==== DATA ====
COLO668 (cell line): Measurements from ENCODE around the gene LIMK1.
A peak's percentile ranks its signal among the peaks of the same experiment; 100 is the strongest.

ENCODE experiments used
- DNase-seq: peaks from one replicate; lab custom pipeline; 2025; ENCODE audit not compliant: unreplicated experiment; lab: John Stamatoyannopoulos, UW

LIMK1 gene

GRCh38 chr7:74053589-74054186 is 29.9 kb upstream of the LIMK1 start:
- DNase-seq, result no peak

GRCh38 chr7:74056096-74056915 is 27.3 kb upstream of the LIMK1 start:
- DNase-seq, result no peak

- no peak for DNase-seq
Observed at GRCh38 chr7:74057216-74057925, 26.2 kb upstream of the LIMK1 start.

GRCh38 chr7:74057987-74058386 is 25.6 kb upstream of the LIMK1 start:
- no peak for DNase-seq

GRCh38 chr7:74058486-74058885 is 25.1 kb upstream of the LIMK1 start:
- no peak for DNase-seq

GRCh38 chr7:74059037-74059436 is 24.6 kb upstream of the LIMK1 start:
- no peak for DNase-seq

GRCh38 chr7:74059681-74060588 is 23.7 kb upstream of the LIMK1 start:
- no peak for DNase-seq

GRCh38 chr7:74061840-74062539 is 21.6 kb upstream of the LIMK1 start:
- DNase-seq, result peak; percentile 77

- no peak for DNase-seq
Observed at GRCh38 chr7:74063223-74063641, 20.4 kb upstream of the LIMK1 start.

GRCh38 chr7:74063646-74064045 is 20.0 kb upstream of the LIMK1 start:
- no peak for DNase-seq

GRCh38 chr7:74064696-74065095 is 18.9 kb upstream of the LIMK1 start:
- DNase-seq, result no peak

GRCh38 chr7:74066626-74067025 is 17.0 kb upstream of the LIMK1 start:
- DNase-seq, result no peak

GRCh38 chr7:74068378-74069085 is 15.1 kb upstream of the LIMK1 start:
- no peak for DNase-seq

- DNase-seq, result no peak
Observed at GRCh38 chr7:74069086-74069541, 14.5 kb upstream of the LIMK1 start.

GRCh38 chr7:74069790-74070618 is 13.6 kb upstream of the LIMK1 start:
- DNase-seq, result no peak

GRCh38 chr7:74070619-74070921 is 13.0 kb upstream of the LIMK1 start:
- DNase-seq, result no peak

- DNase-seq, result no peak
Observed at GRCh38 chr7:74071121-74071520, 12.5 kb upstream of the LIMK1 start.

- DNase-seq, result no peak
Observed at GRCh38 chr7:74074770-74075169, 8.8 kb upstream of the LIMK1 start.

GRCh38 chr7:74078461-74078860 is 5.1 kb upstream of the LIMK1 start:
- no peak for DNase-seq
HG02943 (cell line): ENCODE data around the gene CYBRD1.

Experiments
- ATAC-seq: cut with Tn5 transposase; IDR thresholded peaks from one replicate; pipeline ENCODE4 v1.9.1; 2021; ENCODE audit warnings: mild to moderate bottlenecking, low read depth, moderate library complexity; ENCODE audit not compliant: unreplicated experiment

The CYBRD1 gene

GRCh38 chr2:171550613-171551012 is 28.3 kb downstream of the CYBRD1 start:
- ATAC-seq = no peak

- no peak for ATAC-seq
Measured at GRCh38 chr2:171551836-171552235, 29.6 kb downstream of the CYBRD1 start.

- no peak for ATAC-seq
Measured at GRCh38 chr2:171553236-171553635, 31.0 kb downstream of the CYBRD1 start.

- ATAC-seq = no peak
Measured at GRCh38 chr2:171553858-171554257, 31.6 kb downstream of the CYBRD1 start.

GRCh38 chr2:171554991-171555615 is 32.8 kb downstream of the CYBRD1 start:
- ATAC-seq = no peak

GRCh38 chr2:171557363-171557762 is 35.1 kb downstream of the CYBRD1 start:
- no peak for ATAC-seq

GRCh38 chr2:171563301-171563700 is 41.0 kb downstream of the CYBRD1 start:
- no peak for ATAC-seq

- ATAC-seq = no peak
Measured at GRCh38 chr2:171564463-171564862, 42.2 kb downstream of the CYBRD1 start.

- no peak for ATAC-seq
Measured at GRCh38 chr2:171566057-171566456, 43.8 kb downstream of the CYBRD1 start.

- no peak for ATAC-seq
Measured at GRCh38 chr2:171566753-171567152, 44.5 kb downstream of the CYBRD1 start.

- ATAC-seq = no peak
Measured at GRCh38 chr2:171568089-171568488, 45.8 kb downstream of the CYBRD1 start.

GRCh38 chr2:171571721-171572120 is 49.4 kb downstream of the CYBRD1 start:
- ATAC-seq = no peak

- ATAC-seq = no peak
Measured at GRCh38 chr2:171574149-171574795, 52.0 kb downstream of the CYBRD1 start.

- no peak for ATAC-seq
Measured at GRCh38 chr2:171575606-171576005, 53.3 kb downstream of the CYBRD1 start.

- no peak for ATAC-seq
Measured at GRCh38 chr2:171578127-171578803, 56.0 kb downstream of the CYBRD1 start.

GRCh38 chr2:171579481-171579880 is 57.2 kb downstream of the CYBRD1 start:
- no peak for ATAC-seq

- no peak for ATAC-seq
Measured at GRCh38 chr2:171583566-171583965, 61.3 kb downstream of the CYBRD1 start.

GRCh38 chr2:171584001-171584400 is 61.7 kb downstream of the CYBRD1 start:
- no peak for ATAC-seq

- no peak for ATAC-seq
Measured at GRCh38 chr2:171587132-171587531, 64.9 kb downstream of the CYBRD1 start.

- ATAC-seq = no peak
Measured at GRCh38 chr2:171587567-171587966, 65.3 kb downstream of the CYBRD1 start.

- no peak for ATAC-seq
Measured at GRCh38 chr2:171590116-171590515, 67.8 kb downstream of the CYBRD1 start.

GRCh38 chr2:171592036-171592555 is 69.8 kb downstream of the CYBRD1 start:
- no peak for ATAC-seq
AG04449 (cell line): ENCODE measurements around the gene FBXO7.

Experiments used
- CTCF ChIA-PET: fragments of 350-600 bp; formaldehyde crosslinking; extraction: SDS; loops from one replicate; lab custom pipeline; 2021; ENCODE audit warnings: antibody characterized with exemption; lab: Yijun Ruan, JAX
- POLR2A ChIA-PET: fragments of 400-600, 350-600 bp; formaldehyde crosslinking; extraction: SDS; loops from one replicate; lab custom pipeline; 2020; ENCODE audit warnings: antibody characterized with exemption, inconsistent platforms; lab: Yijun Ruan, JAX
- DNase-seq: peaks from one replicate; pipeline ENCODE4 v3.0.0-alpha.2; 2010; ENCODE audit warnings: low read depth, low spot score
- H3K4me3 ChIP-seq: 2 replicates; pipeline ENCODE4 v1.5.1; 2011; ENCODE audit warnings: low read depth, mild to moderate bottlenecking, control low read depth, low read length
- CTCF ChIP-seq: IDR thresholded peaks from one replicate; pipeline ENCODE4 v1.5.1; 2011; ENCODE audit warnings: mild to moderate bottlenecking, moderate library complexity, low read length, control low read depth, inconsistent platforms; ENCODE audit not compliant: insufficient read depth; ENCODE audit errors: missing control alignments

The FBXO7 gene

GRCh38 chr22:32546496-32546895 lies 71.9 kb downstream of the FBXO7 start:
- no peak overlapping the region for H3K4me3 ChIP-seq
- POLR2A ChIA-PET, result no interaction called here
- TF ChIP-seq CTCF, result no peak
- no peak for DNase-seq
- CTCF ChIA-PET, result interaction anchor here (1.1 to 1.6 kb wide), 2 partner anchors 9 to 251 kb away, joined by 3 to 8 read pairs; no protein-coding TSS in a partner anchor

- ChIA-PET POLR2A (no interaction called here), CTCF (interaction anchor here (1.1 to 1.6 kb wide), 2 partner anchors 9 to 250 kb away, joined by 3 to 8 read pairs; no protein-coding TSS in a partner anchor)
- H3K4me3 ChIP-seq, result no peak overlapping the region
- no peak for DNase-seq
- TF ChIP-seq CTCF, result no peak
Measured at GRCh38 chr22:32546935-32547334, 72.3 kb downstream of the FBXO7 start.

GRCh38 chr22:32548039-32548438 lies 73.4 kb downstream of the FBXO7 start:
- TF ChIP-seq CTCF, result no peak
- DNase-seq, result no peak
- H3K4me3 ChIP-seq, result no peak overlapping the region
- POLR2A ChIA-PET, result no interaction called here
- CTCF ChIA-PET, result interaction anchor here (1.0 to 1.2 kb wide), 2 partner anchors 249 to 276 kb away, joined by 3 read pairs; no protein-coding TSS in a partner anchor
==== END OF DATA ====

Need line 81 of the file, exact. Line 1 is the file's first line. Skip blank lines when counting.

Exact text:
Measured at GRCh38 chr2:171583566-171583965, 61.3 kb downstream of the CYBRD1 start.